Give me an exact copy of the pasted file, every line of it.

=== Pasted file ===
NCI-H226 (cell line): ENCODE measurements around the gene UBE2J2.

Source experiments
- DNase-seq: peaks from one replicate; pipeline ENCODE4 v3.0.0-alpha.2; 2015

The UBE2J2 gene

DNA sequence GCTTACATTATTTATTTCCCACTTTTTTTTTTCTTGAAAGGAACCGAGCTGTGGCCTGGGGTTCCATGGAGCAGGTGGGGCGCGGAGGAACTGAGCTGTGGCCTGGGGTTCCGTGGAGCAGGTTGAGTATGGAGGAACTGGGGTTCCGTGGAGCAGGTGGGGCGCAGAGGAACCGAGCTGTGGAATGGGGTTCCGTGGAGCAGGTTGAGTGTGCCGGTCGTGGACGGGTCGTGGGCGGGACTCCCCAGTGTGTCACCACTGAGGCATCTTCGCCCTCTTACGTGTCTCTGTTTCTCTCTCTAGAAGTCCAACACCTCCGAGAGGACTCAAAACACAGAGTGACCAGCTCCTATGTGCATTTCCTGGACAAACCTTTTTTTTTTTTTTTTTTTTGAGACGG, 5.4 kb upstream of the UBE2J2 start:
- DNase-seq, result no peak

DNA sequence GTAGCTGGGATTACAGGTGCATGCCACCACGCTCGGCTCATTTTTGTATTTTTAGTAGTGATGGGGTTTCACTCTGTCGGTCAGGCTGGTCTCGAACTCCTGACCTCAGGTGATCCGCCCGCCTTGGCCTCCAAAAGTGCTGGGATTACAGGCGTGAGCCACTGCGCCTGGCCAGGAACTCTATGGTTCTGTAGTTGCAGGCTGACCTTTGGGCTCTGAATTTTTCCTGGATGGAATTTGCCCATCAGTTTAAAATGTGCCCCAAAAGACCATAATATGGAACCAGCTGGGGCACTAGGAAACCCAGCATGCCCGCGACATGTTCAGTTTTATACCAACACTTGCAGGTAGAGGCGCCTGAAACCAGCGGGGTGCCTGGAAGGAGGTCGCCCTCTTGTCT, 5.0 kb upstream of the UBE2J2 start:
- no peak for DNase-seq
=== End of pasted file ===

NCI-H226 (cell line): ENCODE measurements around the gene UBE2J2.

Source experiments
- DNase-seq: peaks from one replicate; pipeline ENCODE4 v3.0.0-alpha.2; 2015

The UBE2J2 gene

DNA sequence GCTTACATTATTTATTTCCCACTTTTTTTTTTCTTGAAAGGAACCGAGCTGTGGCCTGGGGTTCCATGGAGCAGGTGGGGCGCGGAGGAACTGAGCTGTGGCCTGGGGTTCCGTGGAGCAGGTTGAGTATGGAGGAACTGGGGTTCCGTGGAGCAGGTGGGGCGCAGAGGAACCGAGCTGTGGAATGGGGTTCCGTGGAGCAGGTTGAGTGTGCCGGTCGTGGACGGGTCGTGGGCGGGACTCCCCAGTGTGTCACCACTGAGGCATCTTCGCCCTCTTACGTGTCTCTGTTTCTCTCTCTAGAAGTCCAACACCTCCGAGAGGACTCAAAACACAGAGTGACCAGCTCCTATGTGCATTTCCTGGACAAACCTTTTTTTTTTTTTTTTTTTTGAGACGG, 5.4 kb upstream of the UBE2J2 start:
- DNase-seq, result no peak

DNA sequence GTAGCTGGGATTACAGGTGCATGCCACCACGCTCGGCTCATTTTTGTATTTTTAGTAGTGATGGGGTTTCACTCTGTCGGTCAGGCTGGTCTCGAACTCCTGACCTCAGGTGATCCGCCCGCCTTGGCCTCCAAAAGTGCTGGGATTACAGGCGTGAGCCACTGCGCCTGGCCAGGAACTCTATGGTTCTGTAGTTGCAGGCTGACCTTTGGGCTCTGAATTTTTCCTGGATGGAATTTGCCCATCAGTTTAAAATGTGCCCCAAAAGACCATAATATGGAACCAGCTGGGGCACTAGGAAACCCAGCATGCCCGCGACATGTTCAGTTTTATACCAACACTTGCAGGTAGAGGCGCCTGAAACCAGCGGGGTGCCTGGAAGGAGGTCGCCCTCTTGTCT, 5.0 kb upstream of the UBE2J2 start:
- no peak for DNase-seq